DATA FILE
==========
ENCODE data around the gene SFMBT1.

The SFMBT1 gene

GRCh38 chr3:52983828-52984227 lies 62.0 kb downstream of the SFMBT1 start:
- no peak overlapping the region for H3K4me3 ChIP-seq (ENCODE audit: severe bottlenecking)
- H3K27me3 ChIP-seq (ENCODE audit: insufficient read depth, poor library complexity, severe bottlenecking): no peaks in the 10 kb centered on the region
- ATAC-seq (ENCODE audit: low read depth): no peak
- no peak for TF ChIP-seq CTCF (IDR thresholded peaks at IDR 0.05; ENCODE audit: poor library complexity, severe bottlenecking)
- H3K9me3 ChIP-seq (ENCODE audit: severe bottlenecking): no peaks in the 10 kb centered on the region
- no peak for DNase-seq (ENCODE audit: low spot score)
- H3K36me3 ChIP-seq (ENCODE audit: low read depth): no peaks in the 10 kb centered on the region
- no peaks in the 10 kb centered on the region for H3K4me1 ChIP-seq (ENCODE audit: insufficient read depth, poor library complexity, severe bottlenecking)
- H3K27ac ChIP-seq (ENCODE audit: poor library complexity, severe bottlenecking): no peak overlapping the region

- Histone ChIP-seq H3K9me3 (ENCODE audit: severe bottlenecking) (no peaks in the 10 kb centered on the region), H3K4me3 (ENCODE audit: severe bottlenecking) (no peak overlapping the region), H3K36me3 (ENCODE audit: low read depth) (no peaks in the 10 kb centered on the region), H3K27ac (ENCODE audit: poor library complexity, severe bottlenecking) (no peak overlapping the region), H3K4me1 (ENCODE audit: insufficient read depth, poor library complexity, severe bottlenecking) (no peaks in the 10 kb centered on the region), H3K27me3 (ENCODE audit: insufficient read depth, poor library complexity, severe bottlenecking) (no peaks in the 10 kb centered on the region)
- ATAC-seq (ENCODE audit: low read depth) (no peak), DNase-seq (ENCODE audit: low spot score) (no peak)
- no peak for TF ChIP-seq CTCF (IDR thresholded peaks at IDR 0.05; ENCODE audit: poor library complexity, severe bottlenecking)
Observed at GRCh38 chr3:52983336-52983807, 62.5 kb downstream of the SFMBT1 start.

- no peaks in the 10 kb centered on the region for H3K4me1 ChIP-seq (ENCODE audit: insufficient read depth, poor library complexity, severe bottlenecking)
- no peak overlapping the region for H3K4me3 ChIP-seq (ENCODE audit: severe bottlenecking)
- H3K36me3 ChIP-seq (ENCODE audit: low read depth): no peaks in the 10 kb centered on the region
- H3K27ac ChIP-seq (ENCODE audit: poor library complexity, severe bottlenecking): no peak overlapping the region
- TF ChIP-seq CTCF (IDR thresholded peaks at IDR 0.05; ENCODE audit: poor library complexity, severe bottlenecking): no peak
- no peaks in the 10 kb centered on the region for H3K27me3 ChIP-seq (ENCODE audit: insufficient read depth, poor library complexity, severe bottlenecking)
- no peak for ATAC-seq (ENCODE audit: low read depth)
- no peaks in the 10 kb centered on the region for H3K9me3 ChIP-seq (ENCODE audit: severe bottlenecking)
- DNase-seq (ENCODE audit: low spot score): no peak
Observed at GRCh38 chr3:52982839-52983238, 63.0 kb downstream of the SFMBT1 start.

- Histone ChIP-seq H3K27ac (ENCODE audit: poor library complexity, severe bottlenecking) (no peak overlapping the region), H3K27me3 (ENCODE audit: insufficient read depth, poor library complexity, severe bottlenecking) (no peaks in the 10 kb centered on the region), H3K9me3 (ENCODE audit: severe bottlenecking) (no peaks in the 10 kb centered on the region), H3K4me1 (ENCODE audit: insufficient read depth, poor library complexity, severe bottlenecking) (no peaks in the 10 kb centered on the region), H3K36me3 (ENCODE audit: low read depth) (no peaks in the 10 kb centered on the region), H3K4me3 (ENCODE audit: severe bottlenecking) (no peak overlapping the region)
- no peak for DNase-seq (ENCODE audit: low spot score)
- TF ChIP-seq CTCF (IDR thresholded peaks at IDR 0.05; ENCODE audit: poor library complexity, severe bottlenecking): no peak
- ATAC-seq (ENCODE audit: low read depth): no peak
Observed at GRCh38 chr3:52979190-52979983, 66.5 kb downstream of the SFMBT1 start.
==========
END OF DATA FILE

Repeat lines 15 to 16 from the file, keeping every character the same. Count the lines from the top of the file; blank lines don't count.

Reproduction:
- no peak for TF ChIP-seq CTCF (IDR thresholded peaks at IDR 0.05; ENCODE audit: poor library complexity, severe bottlenecking)
Observed at GRCh38 chr3:52983336-52983807, 62.5 kb downstream of the SFMBT1 start.